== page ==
Radioland ’48, an original production written by Kirsten Van Ritzen and directed by Tracy Labrosse, will be available to watch online during a three-day run, June 5-7.
When the North Shore News spoke with the community theatre’s president last year, arts institutions across the North Shore were right at the beginning of adjusting to life without an audience and were remaining hopeful they’d be able to raise the curtains on live performances sooner rather than later.
“We’re still hopeful for October,” Chris Stanley, Deep Cove Stage president, said at the time.
As the pandemic entered its second and now its third waves, that certainly hasn’t been the case.
Like many arts spaces and organizations across the region, the non-profit Deep Cove Stage Society – which generally shares the space at Deep Cove Cultural Centre with First Impressions Theatre – has adapted.
The stage society has been offering audiences online play readings every month since Christmas, as well as a few similar theatrical outings including its well-known annual pantomime performance.
“The most we did was the pantos as a Zoom-based thing in December – which actually went well,” said Stanley.
All and all, things have been relatively quiet on the community theatre front this past season, he admitted.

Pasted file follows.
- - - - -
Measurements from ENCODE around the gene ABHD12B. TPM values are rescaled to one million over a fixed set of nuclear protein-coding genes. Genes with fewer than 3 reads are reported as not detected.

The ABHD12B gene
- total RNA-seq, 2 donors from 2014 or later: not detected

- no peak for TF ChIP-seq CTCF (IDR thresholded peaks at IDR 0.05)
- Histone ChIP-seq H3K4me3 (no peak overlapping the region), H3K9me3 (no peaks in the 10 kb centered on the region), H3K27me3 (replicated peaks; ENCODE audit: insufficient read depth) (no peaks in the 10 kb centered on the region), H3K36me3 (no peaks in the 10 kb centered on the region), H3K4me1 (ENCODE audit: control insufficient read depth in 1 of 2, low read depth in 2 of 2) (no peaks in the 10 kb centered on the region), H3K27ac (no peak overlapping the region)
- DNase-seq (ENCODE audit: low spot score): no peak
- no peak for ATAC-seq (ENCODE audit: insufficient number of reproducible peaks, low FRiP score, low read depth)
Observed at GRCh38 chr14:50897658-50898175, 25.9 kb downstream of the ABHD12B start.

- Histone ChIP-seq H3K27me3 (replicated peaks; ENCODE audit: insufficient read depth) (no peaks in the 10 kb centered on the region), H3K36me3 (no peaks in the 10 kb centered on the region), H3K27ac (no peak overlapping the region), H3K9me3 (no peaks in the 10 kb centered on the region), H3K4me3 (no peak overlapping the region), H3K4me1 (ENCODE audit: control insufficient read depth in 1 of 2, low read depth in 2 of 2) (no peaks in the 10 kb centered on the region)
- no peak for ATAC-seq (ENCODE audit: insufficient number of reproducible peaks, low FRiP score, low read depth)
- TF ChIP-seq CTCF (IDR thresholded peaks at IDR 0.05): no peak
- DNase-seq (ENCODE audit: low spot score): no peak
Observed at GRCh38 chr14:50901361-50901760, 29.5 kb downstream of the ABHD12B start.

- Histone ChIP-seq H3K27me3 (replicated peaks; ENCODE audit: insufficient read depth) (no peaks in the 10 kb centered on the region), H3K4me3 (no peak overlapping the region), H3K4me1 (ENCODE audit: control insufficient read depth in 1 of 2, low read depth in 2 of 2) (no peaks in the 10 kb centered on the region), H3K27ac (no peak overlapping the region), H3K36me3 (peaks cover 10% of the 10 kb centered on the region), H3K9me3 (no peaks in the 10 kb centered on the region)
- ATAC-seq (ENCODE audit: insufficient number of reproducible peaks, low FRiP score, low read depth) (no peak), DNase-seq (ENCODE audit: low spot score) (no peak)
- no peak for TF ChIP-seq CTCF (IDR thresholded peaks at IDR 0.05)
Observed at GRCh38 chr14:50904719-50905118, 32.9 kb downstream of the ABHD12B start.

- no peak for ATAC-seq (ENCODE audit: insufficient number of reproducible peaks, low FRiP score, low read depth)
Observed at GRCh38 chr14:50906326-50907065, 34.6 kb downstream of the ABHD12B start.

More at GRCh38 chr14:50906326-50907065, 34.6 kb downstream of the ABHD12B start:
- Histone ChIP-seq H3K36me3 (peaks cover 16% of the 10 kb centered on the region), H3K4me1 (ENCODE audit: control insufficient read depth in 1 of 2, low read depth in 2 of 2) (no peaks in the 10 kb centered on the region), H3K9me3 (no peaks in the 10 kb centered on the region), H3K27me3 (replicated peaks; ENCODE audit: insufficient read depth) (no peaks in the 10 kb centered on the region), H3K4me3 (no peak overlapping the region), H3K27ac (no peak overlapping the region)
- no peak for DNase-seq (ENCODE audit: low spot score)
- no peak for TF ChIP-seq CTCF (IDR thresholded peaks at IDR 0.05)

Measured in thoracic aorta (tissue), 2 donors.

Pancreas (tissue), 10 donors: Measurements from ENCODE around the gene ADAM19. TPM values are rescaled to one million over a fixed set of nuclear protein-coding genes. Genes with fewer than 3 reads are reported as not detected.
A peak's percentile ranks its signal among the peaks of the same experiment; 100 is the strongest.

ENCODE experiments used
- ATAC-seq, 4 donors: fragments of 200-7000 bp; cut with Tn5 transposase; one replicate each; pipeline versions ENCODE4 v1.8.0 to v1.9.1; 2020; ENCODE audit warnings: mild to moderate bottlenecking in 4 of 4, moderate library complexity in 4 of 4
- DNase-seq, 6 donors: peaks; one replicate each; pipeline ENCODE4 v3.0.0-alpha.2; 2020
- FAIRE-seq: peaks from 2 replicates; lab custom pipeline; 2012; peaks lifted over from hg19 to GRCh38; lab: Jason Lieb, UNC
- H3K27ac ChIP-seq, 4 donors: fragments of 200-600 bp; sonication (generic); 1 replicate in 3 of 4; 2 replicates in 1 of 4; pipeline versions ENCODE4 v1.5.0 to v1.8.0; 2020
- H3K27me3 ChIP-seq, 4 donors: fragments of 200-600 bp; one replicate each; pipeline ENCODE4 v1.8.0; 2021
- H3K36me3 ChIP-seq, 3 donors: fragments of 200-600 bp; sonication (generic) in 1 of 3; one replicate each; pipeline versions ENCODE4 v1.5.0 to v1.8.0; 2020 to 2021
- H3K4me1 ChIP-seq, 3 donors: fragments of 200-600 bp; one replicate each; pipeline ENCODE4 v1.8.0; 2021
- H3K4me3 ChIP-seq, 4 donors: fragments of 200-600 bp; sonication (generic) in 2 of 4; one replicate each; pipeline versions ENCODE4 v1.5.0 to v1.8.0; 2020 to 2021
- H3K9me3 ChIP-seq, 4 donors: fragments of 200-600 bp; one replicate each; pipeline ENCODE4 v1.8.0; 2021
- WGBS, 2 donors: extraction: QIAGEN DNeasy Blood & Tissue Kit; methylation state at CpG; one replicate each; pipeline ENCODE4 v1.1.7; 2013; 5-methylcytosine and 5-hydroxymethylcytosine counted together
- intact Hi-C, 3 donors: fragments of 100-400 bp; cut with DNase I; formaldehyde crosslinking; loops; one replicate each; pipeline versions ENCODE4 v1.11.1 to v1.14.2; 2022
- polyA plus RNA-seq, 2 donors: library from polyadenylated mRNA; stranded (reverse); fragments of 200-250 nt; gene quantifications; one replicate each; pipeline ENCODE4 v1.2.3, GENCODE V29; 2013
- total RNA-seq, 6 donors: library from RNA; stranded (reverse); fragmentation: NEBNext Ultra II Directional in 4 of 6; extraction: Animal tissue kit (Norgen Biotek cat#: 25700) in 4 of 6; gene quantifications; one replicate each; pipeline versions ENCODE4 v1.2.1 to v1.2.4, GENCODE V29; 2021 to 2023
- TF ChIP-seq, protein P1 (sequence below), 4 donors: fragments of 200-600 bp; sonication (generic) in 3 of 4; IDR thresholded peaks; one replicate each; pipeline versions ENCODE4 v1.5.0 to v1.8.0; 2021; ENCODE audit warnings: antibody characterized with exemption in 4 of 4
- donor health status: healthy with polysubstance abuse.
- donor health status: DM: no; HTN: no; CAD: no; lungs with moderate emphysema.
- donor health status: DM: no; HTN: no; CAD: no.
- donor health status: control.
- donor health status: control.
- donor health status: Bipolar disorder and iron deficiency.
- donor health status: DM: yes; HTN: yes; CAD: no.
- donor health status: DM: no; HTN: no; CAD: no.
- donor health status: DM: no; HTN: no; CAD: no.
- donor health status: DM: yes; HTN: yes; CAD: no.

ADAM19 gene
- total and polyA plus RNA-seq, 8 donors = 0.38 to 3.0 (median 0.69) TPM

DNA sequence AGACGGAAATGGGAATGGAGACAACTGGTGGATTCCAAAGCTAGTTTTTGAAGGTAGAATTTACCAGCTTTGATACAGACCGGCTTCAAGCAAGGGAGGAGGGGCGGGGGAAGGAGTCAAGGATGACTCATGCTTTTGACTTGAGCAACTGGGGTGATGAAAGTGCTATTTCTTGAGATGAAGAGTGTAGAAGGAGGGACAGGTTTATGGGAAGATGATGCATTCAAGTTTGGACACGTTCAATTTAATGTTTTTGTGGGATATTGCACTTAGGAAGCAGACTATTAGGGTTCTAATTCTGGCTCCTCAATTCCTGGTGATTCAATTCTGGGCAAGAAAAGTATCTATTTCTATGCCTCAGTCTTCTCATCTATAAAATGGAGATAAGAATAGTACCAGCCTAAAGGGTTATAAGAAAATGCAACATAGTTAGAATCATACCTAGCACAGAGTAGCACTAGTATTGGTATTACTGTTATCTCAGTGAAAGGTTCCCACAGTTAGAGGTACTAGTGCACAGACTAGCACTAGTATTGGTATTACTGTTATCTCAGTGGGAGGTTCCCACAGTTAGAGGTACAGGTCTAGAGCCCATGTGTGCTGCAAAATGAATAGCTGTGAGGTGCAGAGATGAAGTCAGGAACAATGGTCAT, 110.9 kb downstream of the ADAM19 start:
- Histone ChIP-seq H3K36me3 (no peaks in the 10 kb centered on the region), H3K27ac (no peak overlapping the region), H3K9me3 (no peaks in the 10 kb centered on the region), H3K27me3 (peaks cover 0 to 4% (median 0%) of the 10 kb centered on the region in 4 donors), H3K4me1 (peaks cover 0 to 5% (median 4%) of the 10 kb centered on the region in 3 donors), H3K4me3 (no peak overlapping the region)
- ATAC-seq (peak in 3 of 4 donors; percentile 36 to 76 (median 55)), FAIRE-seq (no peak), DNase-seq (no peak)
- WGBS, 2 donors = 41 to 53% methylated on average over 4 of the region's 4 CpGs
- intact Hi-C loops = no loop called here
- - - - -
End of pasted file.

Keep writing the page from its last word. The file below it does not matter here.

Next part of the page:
“It’s been challenging. Since we have a much smaller theatre – typically we advertise it as 130 seats – but if you’re to include physical distancing that brings you down to 30 seats,” said Stanley, referring to the period when theatres were briefly allowed to host shows and events earlier in the pandemic. “It’s been very challenging in the sense that if you’re only bringing 30 people in, it’s hard to recoup your expenses.”
Under current provincewide COVID restrictions, in-person cultural gatherings or events, such as musicals or theatre productions, are prohibited.
In the interim, they’re hoping to get as many sets of eyes as possible viewing their upcoming online production, filmed at the theatre in gorgeous black-and-white and edited by the director.
The one-act show features four actors taking advantage of the theatre’s lighting and set capabilities to bring a professional looking show to people’s living rooms.
Set in 1948, Radioland ’48 follows a quartet of employees of the fictional CHLO radio station as they desperately try to save the studio with a marathon broadcast – just as romance begins to blossoms between a pair of naïve ingénues and a couple of cynical careerists, said Stanley, adding the show pays homage to screwball romantic comedies.
Tickets are $10 in advance. The link to the recording on YouTube will then be sent to ticket holders on June 5 and will be available to watch until June 7.
“We recognize we’re competing against all the online things that people have access to, but I think it’s really just an attempt to capture what live theatre is all about. It will appeal to people who are missing live theatre.”